“There is a greater openness to the public sector, even if it means a reduced financial reward,” says Broadbent. “Those conversations were sometimes challenging. Today, they’re much easier because many people are looking for a sense of purpose and to make a contribution to the public good.”
At commercial organisations, employees will be powerful advocates for the employer brand if they regard their employer as a good corporate citizen. This is especially true among younger employees, observes Humphries.
“In my view, the attributes of what makes a good employee stay with a certain company has changed,” says Baker. “We see employees give greater discretionary effort when they feel valued and have a strong sense of belonging. It’s easy to talk about shiny trinkets, but nowadays people are more interested in what an organisation is doing, where it’s spending its profits and how it is aligned with particular values.”
Employer brand is what makes people want to come and work for you, and stay and perform, and keep coming back.
Leaders must live the values
However, it is vital for the organisation to follow through on what it promises to deliver. A lack of authenticity will quickly take the shine off its appeal. Word of mouth spreads quickly, with a single negative experience capable of being shared publicly on websites such as Glassdoor, which allows employees to post anonymous company reviews.
“Make sure the purpose sits within the fabric of the organisation and that it is coming top- down from the leadership group,” says Baker. “Are the leaders living those values? How does the organisation promote its strategies for hiring and developing its people and setting its corporate governance practices?”
Mundy says that maintaining the employer brand through company culture has become more difficult in the era of remote working. “Employer branding used to be highly visual; it was something that you could walk around and see within an organisation,” he says. “With so many people now working remotely, how do you maintain your company culture in an online environment?”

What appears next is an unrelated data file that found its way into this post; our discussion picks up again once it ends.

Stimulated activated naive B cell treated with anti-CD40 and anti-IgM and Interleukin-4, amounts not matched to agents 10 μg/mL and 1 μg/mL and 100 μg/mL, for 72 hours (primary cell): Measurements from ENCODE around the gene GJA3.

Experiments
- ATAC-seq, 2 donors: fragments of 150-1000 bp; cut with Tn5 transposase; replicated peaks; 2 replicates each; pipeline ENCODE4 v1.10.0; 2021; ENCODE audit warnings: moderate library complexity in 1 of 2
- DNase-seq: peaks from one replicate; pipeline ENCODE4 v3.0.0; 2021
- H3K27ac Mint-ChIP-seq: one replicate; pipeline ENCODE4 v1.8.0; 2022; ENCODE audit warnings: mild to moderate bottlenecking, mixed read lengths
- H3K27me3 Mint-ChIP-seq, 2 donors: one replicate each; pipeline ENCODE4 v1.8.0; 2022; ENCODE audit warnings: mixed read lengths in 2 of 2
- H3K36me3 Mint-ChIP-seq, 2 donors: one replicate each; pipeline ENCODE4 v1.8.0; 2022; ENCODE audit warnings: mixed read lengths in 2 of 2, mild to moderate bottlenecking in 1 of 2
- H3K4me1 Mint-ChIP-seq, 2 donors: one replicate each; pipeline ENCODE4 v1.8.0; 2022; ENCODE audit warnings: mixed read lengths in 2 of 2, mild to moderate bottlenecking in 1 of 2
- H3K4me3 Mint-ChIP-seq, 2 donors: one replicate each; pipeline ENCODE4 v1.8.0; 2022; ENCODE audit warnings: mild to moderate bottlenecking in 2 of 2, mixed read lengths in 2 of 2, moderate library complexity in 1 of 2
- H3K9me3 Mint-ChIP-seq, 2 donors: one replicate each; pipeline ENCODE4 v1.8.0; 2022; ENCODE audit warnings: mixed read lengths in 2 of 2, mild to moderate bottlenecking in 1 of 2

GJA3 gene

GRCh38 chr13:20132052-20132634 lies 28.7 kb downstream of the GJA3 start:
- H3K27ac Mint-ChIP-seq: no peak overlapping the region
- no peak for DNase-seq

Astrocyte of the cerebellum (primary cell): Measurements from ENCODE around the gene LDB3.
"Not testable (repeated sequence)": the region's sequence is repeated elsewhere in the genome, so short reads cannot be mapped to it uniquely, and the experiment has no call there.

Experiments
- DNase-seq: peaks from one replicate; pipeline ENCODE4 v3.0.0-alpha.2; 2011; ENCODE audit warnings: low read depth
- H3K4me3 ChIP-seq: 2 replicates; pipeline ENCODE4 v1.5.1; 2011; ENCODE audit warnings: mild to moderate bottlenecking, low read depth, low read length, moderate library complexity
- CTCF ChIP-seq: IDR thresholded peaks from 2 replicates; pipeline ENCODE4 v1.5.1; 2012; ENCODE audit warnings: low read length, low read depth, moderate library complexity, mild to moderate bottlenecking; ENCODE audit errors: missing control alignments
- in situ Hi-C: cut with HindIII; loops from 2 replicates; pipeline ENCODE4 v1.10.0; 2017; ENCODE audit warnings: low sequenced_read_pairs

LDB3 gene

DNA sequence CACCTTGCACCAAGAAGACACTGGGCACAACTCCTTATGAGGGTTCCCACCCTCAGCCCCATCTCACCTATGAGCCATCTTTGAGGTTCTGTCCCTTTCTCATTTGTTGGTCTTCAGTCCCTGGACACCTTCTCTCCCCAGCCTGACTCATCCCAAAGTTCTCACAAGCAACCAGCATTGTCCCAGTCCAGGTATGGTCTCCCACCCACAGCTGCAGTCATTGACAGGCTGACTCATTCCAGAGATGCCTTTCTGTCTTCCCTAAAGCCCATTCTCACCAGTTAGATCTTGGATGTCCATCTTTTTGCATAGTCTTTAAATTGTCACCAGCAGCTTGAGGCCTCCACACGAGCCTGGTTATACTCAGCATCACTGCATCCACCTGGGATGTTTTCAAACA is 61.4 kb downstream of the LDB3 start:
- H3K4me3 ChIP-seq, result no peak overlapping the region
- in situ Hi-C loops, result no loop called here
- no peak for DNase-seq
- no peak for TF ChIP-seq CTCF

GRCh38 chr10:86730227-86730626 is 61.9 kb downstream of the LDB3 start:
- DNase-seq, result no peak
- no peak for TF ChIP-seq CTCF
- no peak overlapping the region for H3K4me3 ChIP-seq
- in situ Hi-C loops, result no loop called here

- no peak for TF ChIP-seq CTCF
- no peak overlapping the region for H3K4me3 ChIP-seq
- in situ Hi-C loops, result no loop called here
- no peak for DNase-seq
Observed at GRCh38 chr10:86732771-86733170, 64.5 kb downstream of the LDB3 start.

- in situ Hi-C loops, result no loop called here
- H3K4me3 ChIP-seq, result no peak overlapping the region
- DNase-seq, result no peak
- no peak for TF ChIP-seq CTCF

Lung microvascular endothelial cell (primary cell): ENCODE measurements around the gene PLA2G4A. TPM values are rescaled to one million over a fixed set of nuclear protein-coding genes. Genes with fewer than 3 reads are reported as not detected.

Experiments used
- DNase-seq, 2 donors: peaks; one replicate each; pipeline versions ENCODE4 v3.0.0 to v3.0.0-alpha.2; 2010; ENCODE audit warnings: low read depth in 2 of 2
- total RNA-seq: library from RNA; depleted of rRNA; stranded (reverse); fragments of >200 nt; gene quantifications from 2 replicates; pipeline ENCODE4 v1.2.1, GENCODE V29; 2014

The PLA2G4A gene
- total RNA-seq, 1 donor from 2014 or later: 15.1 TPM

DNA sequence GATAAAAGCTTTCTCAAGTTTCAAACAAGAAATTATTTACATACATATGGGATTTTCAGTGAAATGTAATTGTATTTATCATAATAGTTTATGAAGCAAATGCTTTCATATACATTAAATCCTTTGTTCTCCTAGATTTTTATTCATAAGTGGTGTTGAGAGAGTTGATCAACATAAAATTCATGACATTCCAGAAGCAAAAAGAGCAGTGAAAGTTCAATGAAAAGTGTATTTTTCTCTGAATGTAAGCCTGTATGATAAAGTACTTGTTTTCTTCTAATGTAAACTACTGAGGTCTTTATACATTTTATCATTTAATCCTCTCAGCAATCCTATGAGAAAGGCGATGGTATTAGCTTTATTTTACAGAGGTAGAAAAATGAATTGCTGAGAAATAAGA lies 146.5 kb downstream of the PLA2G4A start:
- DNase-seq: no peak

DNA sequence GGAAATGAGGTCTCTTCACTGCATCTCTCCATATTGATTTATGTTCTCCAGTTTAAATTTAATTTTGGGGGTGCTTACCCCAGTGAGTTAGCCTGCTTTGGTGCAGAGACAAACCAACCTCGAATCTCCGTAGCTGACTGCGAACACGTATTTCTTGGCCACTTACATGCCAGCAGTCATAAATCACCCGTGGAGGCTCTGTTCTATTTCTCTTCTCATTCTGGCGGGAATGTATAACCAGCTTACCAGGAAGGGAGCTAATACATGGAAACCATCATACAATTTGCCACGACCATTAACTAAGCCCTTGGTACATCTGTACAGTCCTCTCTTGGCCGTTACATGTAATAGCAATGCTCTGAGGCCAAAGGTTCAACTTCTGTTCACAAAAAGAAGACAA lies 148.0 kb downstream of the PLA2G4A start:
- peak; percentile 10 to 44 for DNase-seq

An important first step is to utilise internal communications channels. “Leaders are arguably the most important advocates for the employer brand. In a remote working world, they need to be more visible,” says Mundy. “It’s time to graduate beyond the monthly CEO newsletter.”
Treat candidates like customers
An employer brand can be sorely damaged during the recruitment process. One of the most common mistakes is companies failing to treat every candidate with respect and care, says the CEO and founder of Employer Branding Australia, Mark Puncher. Failing to acknowledge unsuccessful applicants is unacceptable.
“Candidates ought to be treated like customers,” he suggests, adding that an automated reply to every job application should include a timeframe for a decision to be made and a link with video content about the candidate’s prospective team. “It’s about taking a longer-term view, because even if they don’t get the role on that occasion, you want them to follow you on social media and continue to experience your work culture.”
Another common mistake is failing to ensure that the recruitment process continues at a good pace. “Good candidates are what I call a ‘perishable commodity’,” says Broadbent. “It’s well known that once an executive starts thinking about another opportunity after you’ve approached them, then you have unsettled them in some way — and they will be open to other opportunities.”
New technologies as time-savers
Data analytics, AI and machine learning can help make the recruitment process more efficient and offset some of the manual, time-intensive elements. Resumes can be screened for specified keywords against the job criteria and candidates can be kept informed of their progression through the hiring pipeline.
As Broadbent notes, this is more useful for filling more junior positions.
“An executive and board search is much more about being proactive by seeking out potential candidates who aren’t looking for a role and is very much relationship-based,” he says. “So the application of AI technology is different.”